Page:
5 May 2012
Ahead of the May 6th elections and with a second 130 billion-euro rescue deal keeping Greece above water, scientists at research centres across the country are uneasy as to what the future may hold for their field in the midst of a new 10m-euro cut announced earlier last month.
For Konstantinos Kokkinoplitis, general secretary of the General Secretariat for Research and Technology, tough times call for flexible measures but science must remain on course.
"This means giving priority to human resources and, at the same time, making the best use of resources while taking measures that will ensure future viability," he told SETimes.
Earlier this year the General Secretariat for Research and Technology merged the country's 57 public research institutes into 31.
"In our efforts to maintain functional operation and tackle waste, we merged these institutes successfully and are preparing for a second phase of cleaning up without shutting down or firing people," he said.
"Our basic goal -- irrelevant of the crisis -- has been to make research and development more functional, and at the same time financially viable while opening up to competitiveness in efforts to attract new investments. This will undeniably offer a step towards economic recovery," he explained.
Costas Fotakis, president of the Foundation for Research and Technology-Hellas (FORTH), the largest research centre in Greece, and director of the Institute of Electronic Structure and Laser (IESL), told SETimes that it is not so much an economic problem as it is a glitch in the actual system.
"You can have scientists launching initiatives and bringing a programme to Greece and then seeing it get stuck in red tape," he told SETimes.
Founded three decades ago by returning Greek scientists and ranked 12th among European research centres for successful participation in EU projects from 2007 to 2010, FORTH's major sources of income are from competitive grants and bilateral contracts with private and public sectors.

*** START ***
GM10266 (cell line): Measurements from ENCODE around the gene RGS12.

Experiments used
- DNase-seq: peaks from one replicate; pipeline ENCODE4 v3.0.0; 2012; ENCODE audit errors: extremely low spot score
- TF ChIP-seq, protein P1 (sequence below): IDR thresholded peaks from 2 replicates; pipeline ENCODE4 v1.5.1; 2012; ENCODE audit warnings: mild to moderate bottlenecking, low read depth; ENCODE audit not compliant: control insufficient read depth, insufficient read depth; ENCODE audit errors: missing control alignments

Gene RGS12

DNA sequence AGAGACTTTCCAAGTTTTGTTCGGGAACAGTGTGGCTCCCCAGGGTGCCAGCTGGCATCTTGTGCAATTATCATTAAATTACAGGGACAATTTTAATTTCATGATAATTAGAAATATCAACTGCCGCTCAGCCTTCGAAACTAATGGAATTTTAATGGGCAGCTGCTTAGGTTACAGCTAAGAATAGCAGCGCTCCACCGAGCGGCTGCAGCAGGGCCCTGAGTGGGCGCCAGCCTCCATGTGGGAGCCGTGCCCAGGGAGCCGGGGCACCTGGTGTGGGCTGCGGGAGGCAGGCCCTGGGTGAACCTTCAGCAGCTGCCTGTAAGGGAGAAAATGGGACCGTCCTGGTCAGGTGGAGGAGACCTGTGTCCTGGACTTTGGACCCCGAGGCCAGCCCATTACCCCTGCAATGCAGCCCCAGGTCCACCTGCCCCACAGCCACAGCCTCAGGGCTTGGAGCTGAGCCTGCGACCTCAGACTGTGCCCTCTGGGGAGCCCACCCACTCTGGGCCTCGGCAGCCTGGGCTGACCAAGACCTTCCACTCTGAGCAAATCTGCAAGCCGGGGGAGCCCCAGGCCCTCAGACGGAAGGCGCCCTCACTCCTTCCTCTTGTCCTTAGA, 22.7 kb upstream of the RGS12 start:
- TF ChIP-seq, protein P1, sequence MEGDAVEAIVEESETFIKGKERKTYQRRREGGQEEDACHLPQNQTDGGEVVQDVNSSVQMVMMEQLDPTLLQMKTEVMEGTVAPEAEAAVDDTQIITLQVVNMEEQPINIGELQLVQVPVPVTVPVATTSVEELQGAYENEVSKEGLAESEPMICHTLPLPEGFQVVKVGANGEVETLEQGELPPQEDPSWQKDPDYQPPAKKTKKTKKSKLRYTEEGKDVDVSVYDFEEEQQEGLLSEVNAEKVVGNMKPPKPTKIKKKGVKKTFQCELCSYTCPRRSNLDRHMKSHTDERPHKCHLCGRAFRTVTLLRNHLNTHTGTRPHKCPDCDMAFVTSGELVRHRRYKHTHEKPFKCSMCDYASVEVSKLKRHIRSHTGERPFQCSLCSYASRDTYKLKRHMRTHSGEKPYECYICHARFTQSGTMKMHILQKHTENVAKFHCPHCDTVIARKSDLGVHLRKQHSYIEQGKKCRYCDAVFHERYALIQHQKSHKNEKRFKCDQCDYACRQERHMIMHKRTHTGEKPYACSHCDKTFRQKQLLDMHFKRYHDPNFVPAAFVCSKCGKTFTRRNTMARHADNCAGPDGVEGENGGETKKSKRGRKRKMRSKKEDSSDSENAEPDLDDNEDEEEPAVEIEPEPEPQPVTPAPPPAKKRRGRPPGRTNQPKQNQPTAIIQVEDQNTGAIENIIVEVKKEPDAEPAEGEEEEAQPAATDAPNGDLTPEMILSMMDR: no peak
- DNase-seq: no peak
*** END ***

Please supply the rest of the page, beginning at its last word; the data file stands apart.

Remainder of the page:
Fotakis thinks the recent crisis has led to a much-needed re-evaluation of research policies, and stresses the need to create long-term strategies based on synergies.
"Ensuring Greece's participation in international science projects is a big deal with far-reaching effects. A priority would be to strengthen international collaboration through our participation. This said, it is vital that other ministries also contribute," he said.
Some researchers are sceptical and think that further measures will cost Greek science in the long run. Costas Synolakis, president of the Hellenic Centre for Marine Research, said any further cuts would create problems.
"Everyone agreed that if it comes to the survival of the centres, the contribution to CERN -- the European Organisation for Nuclear Research -- will need to go or be substantially reduced. It is sad, but it came to that," he told Science Insider.
Though a large number of scientists come from Greece -- according to OECD data, science and engineering degrees represent 23.4% of all new degrees, above the OECD average (20.9%) -- and the fact that the number of researchers has increased at an average annual rate of 3.7% between 2001 and 2007, science funding has been cut.
Human Resources in Science and Technology occupations represent 23% of total employment, and unemployment among graduates was at 5.7% in 2008, compared to the OECD average of 3.2%.
For 2007, Greece spent 0.58% of its GDP on research and development, lagging behind the OECD average of 1.85%. Promises in 2009 to boost this figure to 2% by 2013 vanished into thin air. Instead the overall annual budget of approximately 80m euros was slashed by about 30%, to roughly 55m euros.
Among the measures taken, including lowering salaries and merging research facilities, Greece has temporarily reduced its 14.7m-euro annual membership fee for 2012 to the European Space Agency (ESA) to 6m euros, and is set to pay the rest by 2013, and is currently in talks to lower its 17m-euro contribution to CERN. Both are taking a large bite out of the budget. Greece has been a member CERN for 58 years.
The country’s 11 research centres account for 55m euros of the education ministry's overall budget.
Kokkinoplitis concluded that an important step has been taken. "We aim to create functional institutes that will be competitive and able to stand alongside international research institutes. For many years Greece has been introverted as far as science is concerned. It is important to change that now," he said.